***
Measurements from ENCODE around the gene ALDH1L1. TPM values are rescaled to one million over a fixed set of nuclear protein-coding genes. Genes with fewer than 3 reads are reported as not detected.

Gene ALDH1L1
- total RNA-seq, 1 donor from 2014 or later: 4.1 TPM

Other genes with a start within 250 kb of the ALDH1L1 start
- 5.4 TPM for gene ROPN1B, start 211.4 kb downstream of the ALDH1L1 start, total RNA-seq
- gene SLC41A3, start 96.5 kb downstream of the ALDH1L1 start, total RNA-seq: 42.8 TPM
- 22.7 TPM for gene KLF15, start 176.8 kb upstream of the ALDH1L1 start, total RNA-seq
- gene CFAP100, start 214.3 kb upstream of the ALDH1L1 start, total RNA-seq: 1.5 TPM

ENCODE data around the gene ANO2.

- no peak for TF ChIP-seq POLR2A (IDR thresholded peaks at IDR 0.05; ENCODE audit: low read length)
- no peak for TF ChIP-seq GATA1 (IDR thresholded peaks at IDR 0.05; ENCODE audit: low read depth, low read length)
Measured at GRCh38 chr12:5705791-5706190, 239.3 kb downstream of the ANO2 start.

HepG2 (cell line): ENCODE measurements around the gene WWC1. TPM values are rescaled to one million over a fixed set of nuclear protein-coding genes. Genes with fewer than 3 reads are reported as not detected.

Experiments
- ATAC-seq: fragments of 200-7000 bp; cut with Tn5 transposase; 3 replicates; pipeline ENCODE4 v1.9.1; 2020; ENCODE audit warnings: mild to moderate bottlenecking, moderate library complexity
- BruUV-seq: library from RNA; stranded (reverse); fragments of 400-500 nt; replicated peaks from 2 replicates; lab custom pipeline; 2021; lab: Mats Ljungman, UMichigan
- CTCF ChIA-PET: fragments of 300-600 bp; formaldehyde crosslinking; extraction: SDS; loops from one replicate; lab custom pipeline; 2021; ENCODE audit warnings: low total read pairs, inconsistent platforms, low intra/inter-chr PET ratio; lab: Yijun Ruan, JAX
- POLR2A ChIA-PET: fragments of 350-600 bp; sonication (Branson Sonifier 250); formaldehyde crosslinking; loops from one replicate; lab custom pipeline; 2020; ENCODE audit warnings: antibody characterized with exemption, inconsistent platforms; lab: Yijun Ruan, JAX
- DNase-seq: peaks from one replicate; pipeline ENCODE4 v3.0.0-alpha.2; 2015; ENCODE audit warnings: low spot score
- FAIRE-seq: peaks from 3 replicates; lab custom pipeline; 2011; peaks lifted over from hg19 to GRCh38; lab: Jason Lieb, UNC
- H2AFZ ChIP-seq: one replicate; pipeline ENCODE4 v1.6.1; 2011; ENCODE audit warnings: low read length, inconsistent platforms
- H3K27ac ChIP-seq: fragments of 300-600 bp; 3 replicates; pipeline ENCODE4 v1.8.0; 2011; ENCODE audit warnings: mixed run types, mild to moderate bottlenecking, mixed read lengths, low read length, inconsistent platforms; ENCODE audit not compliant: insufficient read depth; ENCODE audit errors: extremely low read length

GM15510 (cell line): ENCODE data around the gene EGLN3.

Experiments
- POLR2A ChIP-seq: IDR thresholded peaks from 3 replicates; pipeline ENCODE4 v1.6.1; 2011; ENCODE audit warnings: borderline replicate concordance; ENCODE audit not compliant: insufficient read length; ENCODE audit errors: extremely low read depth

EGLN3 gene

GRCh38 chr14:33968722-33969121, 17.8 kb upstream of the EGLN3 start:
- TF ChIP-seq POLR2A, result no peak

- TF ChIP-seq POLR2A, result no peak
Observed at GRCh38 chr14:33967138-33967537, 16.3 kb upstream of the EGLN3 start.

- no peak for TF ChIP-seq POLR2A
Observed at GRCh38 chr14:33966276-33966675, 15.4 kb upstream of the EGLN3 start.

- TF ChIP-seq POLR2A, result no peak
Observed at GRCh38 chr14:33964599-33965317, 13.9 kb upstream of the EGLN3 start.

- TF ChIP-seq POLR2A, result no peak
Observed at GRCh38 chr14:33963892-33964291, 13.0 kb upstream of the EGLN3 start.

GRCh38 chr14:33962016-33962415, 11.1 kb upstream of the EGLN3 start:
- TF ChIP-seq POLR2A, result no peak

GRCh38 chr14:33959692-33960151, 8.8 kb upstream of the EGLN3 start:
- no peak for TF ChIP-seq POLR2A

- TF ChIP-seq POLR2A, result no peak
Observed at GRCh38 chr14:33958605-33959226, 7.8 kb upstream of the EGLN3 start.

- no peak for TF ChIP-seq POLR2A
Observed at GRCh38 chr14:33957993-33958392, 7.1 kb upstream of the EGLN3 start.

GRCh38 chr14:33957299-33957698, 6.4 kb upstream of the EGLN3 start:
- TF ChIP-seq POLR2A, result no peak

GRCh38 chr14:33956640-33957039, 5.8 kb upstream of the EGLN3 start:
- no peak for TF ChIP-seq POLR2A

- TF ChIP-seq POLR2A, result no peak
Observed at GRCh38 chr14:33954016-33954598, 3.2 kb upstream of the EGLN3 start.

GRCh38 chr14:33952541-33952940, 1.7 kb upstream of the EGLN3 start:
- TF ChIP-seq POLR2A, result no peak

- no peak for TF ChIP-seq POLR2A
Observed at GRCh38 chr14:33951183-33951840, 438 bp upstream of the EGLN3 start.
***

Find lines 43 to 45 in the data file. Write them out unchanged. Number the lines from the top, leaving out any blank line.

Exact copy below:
- no peak for TF ChIP-seq POLR2A
Observed at GRCh38 chr14:33957993-33958392, 7.1 kb upstream of the EGLN3 start.

GRCh38 chr14:33957299-33957698, 6.4 kb upstream of the EGLN3 start: